I imagine that Congress will stick with this option for as long as it is the easier route politically. Ultimately, through voter apathy or congressional gridlock, it’s possible that no changed will occur before the trust fund runs out. For now, the prediction remains that payroll taxes will be sufficient to pay about 75% of entitled benefits for some period of time after 2034. In this scenario, financial plans will have to be adjusted in some form. People in or near retirement may have to adjust their spending expectations. Younger investors have the benefit of more time and can adjust their savings plans to make up for lost future benefits.
Option 2: Cut Benefits for All
This option is similar to option one, except the end goal here would be to adjust benefits to make the Social Security program self-sufficient for the foreseeable future. More detailed analysis may result in benefit cuts to lower levels than the do-nothing option (in the short-term).
Option 3: Fund the Deficit via the General Fund
Perhaps the easiest option of them all to implement, this choice would simply cause Social Security obligations to spill into the U.S. Treasury’s general fund. Given our current deficit spending, this plan would simply require the treasury to sell more bonds and, on its face, not affect anyone.
Option 4: Raise Payroll Taxes
Taxes have been one of the hottest and most divisive topics throughout U.S. history, even before income taxes became the norm. A simple increase in the tax rate would be tough given that the rate is a flat 6.2% of income on top of the normal income tax. I imagine voters from both parties would resent such an increase. Perhaps a more politically feasible option would be to raise the income cap on payroll taxes, which stands at $128,400 for 2018. Keep in mind that benefits are currently capped as well, so high earners don’t receive huge benefits.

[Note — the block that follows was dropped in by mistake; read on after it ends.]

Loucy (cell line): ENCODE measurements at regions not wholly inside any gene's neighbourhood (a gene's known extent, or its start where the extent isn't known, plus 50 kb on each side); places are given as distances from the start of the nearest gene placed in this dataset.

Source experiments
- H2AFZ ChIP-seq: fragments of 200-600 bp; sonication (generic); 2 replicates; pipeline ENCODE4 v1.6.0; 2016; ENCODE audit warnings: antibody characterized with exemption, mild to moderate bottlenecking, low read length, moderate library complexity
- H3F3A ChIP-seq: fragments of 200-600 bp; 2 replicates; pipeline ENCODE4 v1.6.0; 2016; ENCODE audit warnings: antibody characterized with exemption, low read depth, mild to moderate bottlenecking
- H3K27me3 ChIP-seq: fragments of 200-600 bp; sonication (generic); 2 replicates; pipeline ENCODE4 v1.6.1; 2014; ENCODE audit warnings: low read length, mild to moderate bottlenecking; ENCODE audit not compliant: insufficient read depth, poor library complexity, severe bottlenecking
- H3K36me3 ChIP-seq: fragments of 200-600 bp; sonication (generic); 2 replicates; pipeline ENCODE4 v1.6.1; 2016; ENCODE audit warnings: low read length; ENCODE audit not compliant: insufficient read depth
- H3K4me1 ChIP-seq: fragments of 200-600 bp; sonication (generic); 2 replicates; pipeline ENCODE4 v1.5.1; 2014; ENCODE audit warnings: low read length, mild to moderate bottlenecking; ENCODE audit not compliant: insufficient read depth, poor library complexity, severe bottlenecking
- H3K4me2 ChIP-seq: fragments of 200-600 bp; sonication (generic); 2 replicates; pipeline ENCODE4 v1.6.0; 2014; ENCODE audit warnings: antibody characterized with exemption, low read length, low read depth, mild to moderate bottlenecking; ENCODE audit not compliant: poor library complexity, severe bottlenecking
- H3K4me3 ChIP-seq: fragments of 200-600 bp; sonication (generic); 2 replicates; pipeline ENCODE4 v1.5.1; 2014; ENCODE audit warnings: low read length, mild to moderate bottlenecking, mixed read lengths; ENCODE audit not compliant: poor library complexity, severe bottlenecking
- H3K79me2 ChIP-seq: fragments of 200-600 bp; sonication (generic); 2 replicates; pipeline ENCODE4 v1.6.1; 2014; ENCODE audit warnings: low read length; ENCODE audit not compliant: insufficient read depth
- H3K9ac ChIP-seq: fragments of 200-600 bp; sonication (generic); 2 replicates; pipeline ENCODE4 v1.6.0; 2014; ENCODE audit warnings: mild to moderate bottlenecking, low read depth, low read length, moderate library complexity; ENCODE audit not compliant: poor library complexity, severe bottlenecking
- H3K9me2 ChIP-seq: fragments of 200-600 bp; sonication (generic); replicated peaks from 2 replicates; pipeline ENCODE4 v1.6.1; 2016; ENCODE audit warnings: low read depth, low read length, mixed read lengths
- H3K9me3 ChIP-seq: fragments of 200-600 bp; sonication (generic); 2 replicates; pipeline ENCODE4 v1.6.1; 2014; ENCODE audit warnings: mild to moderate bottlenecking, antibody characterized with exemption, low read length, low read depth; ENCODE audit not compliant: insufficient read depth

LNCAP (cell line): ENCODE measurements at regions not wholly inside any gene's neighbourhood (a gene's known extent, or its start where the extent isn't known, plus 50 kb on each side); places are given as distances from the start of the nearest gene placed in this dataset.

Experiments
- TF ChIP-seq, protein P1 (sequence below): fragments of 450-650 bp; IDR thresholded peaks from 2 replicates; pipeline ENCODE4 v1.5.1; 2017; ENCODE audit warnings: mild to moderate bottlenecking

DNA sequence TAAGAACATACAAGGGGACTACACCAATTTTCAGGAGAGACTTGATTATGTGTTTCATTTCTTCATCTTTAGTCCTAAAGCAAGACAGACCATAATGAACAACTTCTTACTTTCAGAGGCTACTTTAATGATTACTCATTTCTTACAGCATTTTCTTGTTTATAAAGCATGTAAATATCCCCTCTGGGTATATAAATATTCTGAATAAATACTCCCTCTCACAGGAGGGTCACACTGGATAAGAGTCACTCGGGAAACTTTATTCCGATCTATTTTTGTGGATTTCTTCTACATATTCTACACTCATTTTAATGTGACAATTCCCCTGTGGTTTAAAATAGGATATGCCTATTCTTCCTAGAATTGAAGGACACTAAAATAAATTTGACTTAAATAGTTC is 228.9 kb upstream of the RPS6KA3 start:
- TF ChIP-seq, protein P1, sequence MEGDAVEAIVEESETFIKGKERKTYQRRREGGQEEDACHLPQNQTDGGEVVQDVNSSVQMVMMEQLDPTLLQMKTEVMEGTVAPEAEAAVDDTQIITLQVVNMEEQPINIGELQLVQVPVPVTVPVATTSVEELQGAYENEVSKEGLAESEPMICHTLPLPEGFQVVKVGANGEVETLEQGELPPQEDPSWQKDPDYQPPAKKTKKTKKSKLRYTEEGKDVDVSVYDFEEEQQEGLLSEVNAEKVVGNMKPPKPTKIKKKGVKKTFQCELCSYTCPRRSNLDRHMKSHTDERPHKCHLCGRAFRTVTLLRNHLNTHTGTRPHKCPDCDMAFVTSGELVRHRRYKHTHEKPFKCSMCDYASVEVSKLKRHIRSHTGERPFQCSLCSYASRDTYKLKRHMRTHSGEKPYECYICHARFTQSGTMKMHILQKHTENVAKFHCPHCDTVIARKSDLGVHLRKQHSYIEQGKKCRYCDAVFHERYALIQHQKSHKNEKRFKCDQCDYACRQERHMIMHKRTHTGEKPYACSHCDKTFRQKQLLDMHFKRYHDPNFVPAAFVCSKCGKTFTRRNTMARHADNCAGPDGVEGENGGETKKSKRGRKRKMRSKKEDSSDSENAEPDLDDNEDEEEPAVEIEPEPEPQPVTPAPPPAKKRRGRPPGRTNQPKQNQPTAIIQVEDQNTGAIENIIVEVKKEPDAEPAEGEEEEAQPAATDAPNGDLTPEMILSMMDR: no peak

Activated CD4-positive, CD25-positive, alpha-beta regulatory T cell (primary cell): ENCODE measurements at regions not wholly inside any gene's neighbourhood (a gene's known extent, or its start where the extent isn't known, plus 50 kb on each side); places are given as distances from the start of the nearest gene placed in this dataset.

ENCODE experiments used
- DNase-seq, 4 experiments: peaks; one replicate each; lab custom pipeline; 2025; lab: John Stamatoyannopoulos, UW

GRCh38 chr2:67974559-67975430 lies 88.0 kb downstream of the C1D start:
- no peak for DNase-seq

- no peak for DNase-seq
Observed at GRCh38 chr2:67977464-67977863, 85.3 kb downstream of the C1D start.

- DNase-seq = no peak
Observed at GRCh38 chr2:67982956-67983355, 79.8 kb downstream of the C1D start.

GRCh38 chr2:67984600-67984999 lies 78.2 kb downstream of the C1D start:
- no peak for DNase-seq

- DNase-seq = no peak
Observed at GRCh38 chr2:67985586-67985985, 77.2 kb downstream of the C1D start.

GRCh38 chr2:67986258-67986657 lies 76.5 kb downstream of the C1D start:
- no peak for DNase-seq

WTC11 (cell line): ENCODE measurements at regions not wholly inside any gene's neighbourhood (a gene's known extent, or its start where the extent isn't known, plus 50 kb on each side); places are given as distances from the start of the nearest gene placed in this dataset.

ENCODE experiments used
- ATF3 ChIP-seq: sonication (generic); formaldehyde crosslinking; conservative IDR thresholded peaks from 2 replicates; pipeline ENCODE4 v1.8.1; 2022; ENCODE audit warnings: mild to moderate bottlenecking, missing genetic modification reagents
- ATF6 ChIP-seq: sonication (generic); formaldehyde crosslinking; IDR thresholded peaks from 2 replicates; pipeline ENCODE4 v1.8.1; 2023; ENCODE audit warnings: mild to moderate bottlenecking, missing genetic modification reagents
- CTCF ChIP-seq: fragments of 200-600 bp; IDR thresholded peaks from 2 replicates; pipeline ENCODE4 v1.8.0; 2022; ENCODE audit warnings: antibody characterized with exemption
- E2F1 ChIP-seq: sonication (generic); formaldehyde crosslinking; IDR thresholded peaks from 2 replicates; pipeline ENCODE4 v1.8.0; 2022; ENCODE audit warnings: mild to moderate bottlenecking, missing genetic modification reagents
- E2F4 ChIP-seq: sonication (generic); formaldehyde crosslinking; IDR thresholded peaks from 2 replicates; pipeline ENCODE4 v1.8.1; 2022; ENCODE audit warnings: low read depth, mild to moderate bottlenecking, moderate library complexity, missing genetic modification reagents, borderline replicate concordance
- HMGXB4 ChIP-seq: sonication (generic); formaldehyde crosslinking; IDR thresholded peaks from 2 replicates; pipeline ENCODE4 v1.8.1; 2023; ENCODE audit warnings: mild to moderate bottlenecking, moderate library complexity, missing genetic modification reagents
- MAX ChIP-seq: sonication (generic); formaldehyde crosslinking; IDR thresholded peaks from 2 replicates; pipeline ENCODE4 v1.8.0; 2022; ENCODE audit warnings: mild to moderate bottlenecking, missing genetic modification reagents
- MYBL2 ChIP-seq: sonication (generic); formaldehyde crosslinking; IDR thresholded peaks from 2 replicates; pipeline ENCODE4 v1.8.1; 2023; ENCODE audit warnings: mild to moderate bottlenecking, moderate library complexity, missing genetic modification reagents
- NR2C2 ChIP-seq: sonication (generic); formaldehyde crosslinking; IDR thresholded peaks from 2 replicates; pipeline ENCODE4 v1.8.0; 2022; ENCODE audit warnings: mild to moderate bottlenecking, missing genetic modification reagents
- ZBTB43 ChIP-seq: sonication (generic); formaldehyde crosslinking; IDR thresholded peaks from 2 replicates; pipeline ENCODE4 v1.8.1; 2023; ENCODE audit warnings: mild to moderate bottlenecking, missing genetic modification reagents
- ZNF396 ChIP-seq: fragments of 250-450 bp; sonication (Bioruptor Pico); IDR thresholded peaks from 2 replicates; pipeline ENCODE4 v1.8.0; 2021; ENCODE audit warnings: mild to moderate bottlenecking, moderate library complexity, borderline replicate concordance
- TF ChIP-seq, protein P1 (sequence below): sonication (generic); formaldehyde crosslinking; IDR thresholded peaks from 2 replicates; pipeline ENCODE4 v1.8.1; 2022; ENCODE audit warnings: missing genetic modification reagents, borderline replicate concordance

Option 5: Reduce Benefits for Future Generations
The last option is to maintain benefits for current retirees and those approaching retirement while cutting benefits for our younger and future generations. Benefit cuts could come through a combination of reduced payouts based on an individual’s income history, an increase in the age which qualifies for benefits, and/or a form of means testing. The payout reduction is simple to fathom. An increase in qualification age would mean that future generations would have to work longer before receiving benefits, which is a natural by-product of an increased life expectancy that should continue to increase in the future. Means testing implies that individuals with a certain amount of assets would receive reduced benefits or no benefits.
Pick a Card, Any Card
The ultimate outcome of Social Security after depletion of the trust fund is still relatively unpredictable. 2034 is still far off and many things, both good and bad, could happen between now and then. While a future decision may be a combination of more than one of the listed options along with ideas I haven’t listed, I think some form of Option 5 will be the ultimate result because of the political forces involved.
First, more immediate and tangible benefits tend to weigh most on the minds of voters. Therefore, older voters will likely support maintaining benefits for themselves while cutting benefits for younger people. Younger voters, with retirement far in the distance (many also simply accept that they will receive nothing from Social Security), will not be as engaged in the debate. Second, the usual class warfare will occur, with voters demanding cuts to benefits for people deemed too wealthy (means testing).
So why does all of this matter? Two reasons. Number 1: most financial plans include Social Security benefits as a source of income to help determine savings rates and investment selection. Individuals and families should understand how different changes in Social Security benefits could affect their plan. Number 2: People who are disciplined with their spending, saving, and investing often end up with significant wealth despite modest means (read The Millionaire Next Door). Younger people today who implement a financial plan and achieve long-term wealth face the significant possibility of falling into the “too wealthy” category based on future political winds. They should consider the possibility of receiving little to no benefits from Social Security. This reality may also apply to military retirees depending on those future political winds, even without significant wealth.
Command & Signal
My goal in writing this post is to inform, not to spread fear. There is plenty of time between now and 2034 for the government to make changes to Social Security and, more importantly, for individuals and families to adjust their plans accordingly. While understanding how and why Social Security arrived at its current state may inform future voting, it’s more important that people control what they are able to control: their financial plan. Additionally, I’ve attempted to simplify the narrative into something easier to digest, but I’ve posted many links below for anyone who wants to conduct more research on their own.